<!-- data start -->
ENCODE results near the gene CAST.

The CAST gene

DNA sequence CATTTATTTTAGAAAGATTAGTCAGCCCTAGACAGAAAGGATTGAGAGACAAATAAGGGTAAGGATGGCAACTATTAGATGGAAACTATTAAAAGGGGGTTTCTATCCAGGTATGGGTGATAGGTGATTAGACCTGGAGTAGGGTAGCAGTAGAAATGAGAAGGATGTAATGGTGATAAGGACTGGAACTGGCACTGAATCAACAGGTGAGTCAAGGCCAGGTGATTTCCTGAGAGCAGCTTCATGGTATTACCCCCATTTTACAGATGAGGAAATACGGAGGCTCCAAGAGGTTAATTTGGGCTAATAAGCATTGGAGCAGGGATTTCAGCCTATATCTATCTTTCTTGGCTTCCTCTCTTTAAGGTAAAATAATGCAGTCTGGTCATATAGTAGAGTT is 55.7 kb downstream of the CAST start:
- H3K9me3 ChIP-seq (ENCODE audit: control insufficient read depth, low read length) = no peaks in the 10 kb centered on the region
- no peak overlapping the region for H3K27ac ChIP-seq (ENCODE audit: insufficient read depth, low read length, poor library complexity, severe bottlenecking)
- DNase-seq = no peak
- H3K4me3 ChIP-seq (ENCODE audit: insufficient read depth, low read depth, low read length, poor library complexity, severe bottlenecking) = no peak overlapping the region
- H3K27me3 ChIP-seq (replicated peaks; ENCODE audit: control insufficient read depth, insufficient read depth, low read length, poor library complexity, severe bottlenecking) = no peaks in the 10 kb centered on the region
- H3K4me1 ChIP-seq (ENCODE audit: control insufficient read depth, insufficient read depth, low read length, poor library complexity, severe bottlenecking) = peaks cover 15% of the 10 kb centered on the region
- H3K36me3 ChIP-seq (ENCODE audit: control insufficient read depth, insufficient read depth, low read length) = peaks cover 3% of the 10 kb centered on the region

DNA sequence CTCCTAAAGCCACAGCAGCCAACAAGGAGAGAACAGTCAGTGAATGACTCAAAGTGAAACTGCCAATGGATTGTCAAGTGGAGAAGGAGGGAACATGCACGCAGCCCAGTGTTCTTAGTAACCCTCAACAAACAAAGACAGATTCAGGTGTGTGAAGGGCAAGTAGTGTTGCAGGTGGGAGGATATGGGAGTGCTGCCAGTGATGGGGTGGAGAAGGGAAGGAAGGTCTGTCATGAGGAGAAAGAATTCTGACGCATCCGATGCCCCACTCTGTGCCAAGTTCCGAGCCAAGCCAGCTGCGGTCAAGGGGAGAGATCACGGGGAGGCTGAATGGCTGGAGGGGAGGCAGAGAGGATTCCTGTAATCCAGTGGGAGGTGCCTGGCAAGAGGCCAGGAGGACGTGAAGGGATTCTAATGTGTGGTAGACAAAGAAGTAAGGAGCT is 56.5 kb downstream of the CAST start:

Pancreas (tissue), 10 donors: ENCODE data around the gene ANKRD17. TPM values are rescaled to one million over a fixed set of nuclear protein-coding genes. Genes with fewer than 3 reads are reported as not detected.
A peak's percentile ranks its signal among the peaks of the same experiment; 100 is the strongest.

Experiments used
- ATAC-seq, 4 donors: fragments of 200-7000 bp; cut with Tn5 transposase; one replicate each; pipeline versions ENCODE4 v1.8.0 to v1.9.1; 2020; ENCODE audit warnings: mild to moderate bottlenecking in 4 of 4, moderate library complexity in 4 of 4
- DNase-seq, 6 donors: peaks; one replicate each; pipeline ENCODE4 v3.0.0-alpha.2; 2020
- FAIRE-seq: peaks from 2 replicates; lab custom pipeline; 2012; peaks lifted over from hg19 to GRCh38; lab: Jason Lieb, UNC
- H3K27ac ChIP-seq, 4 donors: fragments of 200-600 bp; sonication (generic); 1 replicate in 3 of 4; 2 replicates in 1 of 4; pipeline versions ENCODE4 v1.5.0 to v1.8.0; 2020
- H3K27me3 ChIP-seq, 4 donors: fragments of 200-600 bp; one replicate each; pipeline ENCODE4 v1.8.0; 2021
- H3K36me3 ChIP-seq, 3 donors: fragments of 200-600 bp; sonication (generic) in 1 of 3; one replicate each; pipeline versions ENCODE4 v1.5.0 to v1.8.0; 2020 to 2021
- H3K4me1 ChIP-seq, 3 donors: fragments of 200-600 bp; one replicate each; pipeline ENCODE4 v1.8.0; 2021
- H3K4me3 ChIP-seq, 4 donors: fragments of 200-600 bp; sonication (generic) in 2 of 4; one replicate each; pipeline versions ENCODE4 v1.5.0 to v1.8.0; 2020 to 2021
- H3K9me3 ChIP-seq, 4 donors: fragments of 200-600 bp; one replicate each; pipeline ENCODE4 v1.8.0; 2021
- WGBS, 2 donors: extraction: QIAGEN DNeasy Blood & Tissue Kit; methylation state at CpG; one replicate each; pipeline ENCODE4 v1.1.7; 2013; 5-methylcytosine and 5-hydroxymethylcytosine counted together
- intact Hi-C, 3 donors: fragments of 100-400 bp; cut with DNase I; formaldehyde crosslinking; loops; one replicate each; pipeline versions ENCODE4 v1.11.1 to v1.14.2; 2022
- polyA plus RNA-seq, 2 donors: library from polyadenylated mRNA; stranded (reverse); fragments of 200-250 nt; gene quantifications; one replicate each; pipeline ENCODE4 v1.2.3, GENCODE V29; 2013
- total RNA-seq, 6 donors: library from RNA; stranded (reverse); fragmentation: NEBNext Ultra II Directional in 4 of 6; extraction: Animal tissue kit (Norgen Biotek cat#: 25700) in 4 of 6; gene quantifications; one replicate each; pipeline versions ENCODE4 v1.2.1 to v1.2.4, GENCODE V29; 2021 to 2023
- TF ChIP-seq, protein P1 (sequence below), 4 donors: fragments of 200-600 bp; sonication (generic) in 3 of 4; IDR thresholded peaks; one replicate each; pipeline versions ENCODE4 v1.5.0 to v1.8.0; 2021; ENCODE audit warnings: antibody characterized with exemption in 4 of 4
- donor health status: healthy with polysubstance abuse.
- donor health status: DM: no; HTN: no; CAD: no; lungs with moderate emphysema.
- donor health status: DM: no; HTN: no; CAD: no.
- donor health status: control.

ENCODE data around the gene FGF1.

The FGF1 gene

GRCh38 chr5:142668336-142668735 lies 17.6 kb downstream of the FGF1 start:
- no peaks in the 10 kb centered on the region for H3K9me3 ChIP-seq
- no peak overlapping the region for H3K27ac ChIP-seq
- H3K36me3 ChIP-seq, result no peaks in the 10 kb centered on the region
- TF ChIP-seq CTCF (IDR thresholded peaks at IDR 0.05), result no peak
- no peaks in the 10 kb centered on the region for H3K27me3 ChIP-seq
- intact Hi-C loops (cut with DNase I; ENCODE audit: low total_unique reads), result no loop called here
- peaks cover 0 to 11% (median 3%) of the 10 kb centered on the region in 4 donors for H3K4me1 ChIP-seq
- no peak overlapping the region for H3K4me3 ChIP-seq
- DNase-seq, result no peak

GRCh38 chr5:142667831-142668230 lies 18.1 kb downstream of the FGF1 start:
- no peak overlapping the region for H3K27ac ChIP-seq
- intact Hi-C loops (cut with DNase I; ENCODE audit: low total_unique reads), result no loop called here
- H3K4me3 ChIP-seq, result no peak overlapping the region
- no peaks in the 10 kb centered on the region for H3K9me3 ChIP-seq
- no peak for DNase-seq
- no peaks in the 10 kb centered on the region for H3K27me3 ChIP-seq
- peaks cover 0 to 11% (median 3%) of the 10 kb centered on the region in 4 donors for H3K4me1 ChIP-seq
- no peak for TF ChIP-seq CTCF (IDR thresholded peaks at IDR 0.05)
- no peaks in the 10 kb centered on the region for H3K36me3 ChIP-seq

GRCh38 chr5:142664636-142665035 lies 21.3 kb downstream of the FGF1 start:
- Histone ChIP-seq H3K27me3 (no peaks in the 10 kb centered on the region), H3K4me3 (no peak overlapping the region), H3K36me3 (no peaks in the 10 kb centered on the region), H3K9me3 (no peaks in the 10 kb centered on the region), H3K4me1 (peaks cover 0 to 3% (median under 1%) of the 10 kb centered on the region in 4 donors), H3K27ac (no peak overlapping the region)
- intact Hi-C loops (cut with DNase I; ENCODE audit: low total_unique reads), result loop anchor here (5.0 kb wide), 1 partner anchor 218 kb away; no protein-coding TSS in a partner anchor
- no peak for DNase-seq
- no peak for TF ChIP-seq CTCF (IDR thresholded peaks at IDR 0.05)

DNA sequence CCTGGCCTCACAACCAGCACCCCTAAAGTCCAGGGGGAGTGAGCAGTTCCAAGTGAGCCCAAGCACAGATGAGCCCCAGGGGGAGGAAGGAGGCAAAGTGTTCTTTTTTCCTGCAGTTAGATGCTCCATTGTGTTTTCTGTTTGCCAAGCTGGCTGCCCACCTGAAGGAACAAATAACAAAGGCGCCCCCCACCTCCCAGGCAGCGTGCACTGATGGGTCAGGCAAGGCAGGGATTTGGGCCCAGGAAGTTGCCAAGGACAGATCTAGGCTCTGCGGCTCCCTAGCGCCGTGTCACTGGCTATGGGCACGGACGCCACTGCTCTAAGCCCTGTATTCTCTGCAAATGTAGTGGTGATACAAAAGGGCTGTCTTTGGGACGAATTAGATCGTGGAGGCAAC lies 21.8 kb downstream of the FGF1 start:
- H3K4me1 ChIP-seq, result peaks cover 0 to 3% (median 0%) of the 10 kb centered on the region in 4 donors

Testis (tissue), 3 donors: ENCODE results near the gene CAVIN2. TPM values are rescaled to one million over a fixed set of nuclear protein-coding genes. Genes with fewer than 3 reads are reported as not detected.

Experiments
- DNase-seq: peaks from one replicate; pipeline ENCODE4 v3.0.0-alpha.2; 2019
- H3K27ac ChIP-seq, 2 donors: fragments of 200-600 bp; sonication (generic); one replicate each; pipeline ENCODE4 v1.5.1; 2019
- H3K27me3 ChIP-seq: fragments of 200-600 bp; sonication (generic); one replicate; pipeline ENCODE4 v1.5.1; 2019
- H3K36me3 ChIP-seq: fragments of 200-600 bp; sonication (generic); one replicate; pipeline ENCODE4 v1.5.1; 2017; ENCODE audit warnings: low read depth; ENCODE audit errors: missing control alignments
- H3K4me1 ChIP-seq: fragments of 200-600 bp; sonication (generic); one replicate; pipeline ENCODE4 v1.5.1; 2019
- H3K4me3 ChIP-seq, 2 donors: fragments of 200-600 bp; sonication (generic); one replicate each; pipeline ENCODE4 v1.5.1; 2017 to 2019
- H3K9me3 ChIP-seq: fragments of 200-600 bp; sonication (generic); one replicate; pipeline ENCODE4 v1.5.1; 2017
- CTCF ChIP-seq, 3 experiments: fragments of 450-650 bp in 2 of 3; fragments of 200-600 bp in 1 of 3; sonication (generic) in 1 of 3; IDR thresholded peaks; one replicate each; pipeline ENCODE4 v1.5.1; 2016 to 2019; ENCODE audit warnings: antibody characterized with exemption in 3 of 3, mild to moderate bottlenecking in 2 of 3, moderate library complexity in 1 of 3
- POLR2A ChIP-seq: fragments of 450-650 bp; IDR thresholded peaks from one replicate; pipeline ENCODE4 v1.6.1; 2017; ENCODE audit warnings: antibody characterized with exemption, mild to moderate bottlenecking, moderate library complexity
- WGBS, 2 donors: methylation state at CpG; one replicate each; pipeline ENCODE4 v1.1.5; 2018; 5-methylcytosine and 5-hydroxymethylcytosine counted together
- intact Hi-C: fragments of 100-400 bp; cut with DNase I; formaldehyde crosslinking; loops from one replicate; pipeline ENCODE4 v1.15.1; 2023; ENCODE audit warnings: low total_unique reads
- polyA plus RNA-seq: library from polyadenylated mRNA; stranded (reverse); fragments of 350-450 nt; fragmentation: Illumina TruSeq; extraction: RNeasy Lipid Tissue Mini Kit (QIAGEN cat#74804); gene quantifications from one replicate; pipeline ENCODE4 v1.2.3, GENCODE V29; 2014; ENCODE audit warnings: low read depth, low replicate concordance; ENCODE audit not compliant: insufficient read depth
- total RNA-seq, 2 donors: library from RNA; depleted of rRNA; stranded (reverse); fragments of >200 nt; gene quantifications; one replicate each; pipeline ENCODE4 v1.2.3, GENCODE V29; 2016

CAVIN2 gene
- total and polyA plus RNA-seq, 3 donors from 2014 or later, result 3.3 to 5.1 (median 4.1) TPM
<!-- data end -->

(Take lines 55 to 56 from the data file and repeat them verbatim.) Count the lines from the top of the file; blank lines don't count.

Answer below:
GRCh38 chr5:142664636-142665035 lies 21.3 kb downstream of the FGF1 start:
- Histone ChIP-seq H3K27me3 (no peaks in the 10 kb centered on the region), H3K4me3 (no peak overlapping the region), H3K36me3 (no peaks in the 10 kb centered on the region), H3K9me3 (no peaks in the 10 kb centered on the region), H3K4me1 (peaks cover 0 to 3% (median under 1%) of the 10 kb centered on the region in 4 donors), H3K27ac (no peak overlapping the region)